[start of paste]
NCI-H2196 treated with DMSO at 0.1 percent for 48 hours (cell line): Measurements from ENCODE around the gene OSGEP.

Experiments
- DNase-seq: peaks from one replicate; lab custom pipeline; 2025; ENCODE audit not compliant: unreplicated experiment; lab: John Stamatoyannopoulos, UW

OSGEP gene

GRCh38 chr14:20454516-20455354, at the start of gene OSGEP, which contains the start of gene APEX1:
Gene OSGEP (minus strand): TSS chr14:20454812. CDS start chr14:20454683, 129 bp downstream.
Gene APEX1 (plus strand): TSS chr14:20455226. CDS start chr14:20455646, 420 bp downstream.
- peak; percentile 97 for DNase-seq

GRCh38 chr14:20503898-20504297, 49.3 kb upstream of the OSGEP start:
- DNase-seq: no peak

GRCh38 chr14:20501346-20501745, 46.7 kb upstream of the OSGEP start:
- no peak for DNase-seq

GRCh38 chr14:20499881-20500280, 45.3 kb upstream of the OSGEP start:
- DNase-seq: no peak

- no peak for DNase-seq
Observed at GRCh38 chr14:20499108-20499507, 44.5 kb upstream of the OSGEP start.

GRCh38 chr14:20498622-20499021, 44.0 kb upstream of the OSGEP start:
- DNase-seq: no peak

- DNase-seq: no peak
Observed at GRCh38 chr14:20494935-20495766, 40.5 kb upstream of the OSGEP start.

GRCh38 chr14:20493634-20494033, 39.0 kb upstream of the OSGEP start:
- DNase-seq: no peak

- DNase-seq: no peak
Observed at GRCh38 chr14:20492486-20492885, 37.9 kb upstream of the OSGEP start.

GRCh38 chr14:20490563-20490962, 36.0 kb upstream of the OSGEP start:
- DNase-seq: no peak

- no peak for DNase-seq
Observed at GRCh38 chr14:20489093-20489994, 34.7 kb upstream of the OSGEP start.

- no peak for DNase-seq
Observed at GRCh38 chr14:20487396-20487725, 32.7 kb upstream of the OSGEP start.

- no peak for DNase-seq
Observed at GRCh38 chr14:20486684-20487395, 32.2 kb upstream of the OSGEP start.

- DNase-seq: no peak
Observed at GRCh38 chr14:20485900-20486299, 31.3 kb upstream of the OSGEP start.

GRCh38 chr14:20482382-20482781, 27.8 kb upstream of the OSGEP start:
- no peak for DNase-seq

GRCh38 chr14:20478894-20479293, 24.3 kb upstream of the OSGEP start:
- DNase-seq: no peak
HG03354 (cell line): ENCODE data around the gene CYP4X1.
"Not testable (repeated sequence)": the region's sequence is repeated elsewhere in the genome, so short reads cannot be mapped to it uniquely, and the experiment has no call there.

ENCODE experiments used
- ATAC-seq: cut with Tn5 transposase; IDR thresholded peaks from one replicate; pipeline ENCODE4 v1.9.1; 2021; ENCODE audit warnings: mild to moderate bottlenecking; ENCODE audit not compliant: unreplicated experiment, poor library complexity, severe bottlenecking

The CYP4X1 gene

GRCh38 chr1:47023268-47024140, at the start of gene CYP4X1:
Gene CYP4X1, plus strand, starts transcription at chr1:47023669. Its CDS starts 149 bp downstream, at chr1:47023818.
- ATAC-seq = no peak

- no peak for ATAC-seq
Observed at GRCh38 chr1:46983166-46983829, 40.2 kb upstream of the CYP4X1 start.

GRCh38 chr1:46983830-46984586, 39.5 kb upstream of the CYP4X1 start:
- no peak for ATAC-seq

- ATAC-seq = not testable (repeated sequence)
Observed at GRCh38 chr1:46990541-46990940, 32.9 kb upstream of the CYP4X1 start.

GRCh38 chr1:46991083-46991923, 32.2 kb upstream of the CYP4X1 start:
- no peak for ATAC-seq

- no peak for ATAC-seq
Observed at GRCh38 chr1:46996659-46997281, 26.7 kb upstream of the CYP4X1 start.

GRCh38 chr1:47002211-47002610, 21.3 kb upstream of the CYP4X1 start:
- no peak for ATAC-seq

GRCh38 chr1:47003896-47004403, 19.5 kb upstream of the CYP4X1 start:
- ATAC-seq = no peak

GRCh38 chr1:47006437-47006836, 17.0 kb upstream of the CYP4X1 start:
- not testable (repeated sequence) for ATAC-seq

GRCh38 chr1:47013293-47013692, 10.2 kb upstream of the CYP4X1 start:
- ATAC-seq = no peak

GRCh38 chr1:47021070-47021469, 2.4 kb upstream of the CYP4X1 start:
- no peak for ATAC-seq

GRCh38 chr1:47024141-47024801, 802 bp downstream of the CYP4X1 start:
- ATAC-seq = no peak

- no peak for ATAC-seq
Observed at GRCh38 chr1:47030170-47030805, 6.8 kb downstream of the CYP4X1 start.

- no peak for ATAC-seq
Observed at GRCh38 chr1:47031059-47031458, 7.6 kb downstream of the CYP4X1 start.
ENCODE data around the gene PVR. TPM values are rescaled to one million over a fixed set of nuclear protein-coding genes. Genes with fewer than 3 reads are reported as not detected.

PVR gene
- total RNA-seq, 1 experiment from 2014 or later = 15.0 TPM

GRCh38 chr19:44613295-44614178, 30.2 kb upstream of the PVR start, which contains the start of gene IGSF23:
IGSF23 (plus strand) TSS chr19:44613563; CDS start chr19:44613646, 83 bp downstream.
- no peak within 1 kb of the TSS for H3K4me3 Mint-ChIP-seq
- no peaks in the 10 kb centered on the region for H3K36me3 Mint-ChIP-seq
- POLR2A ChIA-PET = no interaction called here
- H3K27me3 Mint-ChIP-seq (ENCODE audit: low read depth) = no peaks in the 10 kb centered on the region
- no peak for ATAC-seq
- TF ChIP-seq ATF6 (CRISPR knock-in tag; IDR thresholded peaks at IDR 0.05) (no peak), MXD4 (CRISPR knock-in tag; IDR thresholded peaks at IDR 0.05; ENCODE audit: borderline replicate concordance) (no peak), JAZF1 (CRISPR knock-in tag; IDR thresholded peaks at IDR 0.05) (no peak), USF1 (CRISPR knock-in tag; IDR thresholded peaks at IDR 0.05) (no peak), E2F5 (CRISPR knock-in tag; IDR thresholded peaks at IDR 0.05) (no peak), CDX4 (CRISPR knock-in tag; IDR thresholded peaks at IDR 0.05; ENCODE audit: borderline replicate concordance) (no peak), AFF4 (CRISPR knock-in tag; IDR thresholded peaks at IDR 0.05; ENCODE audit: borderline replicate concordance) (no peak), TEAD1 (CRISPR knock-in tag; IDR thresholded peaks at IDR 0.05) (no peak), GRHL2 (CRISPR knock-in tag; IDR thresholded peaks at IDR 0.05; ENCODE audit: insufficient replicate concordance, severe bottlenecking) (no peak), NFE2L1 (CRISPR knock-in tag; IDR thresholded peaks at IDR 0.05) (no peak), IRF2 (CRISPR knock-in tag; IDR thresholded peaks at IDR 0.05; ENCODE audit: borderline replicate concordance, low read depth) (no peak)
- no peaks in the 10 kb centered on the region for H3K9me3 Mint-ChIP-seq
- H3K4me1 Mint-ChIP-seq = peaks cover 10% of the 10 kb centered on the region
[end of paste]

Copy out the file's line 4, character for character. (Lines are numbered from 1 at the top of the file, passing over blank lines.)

OSGEP gene